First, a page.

|The MGA With An Attitude
DOOR HINGE Variations -- BD-103B
At 01:11 PM 6/6/05 -0600, Will DeDalis wrote:
>"#10961/A stamped on hinge, I have four that came with the car in parts. All four have one leg that is offset with bend. I bought a door for parts, and it has hinges that do not have this offset. Which is which?"
I think the hinges are supposed to be flat on both sides. I have seen some with a bend, but I presume the bend was "installed" by some DPO having problems with alignment.
Hold the hinge so the wings are parallel. Measure the overall thickness across the mounting surfaces. If they are all the same overall thickness they should be interchangeable. If there is a slight bend on the front arm about at the door post corner, this may be accidental damage caused from forcibly opening the door too far, or it might be intentionally modified to allow opening farther. More bend might be accompanied by more shim at installation. Notice in picture below right there is a shim between hinge and body post for the top hinge.
There is one other difference to look for. I have two different types on my car. These are visibly different in the area of the small ears where the hinge pin passes through, and the arrangement of the stops. The one shown at left above will open to a greater angle than the one at right (about 85 degrees vs. 75 degrees) before hitting the stops. This is a factory change at Coupe 52916 in June 1958 and Roadster 56069 in September 1958, specifically to allow the doors to open farther for easier entry/exit. You need to use two the same on one door. If you use one of each, one will hit the stop first, and all of the door stop load will be taken on the one hinge, possibly breaking the hinge.
Addendum January 2010:
Here is a photo supplied by M.J. (Mike) Moore in Cheshire, UK, that has sparked some additional discussion. Notice the bend in the lower wing of the lower hinge in this picture.
It is easy to tell from shape of the stop ears that the top one is the early design and bottom one is the later design that will open farther. Change point was at car no. 56069. The early hinges had RH and LH part numbers AFH1494 and AFH2805 respectively (no idea why) and no shim. Later hinges were AFH5832 same number both sides with the packing piece AFH5827 added at that production point. I usually say the quantity for packing pieces is "A/R" (as required) because later cars had them and earlier cars not, but any car could have a packing piece added or deleted as a field fix. Rumor is that the assembly workers were fond of bending hinges as a quick adjustment rather than swapping shims.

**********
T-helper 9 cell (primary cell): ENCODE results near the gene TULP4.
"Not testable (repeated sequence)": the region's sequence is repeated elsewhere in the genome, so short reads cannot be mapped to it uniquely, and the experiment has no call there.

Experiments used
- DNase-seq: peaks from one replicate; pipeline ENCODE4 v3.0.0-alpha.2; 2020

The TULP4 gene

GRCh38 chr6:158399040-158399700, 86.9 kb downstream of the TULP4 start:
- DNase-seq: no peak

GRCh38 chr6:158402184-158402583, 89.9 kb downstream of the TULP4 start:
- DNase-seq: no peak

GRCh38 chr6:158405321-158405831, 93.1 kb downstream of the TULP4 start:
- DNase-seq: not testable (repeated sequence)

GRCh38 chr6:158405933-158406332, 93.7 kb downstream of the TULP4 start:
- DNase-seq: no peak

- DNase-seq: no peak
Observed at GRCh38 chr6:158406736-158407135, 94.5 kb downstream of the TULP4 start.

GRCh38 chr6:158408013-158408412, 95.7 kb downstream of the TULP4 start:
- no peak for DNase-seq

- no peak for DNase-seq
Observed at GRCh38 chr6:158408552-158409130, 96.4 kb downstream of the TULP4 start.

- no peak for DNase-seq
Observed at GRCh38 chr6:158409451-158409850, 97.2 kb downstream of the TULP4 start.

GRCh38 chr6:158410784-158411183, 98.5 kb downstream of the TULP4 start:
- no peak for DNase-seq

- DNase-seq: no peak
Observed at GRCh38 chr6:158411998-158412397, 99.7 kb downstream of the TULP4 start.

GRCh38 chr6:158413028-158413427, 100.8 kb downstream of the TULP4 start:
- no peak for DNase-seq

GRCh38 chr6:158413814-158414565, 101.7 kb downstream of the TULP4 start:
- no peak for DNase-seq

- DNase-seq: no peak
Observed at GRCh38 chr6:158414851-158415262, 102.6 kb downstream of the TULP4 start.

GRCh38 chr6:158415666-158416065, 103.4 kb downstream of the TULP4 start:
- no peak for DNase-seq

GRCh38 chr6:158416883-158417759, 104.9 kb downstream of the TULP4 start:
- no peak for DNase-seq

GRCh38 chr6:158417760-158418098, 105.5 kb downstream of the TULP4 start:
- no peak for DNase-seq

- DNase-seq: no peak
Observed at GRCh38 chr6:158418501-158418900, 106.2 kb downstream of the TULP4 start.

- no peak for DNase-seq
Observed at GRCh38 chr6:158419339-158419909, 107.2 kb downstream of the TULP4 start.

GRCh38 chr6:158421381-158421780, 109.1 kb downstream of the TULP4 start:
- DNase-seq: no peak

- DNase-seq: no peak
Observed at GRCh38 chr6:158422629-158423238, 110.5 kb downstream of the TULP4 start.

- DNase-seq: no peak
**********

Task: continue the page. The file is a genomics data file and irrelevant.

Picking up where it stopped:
As far as I know (so far) all factory hinges were originally flat in standard design, but some may have been bent for assembly adjustment with no change of part number. I am not yet convinced that there was ever a third design. I have a pair of each type on my car, because I got some spares with replacement doors some years ago, and also replaced a broken hinge with a new aftermarket part more recently. All of my hinges are flat. I have one other report of such an offset hinge (4 on 1 car) about 5 years ago (10961/A stamped on the part), but I have always attributed this offset to either a body factory adjustment or a field fix along with body repairs. I have in fact adjusted a hinge in this manner myself using a torch and a vice.
Distance between A and B pillars on these cars varies considerably, far more than just the thickness of one or two shims. My car has pillar spacing 1/4-inch wider on one side than the other, and I've had it long enough (early enough) to know that it is in this form as original factory issue, not from a field fix. I have always suspected that the body factory assembly workers had a few different hinge shapes close at hand while assembling these things. Call them pre-bent hinges, thicker or thinner than standard size. Pillar spacing and door length final sizes may have been marked on the body parts before assembly, which would make it easy to select the right size hinges on first grab.
I also think the soft fiber packing pieces were intended to be originally used exactly 1 per hinge in all cars (once the packing pieces were introduced), seldom more or less, as they can be used to fine tune alignment rather than as compensation for larger parts variations. You can take advantage of the softness of these shims to affect fine tuning of the thickness (making them slightly wedge shape) while tightening the screws. I have a description of this process in article BD-103D. A few pennies per shim added to original materials cost can actually yield a substantial labor cost reduction in body assembly.